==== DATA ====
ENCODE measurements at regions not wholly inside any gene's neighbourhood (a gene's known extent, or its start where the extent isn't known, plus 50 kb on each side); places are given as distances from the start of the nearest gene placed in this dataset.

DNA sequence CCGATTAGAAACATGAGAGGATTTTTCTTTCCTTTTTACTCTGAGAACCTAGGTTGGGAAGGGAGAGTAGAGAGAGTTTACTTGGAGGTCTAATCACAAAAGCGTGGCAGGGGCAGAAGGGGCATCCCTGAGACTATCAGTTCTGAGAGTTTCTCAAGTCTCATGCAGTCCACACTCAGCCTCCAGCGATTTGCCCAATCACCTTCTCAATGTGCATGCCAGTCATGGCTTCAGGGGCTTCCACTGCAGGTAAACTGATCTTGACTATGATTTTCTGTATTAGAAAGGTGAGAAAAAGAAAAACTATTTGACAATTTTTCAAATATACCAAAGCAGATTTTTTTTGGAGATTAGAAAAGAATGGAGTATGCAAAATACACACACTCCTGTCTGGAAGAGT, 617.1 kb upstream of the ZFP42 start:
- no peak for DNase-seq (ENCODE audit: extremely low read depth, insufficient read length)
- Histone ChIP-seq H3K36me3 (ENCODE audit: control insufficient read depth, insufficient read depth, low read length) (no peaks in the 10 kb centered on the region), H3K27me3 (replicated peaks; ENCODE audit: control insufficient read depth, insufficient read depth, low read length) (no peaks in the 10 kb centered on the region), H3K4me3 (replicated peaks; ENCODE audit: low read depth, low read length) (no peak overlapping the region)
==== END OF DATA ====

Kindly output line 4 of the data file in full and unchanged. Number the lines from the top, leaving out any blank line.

- Histone ChIP-seq H3K36me3 (ENCODE audit: control insufficient read depth, insufficient read depth, low read length) (no peaks in the 10 kb centered on the region), H3K27me3 (replicated peaks; ENCODE audit: control insufficient read depth, insufficient read depth, low read length) (no peaks in the 10 kb centered on the region), H3K4me3 (replicated peaks; ENCODE audit: low read depth, low read length) (no peak overlapping the region)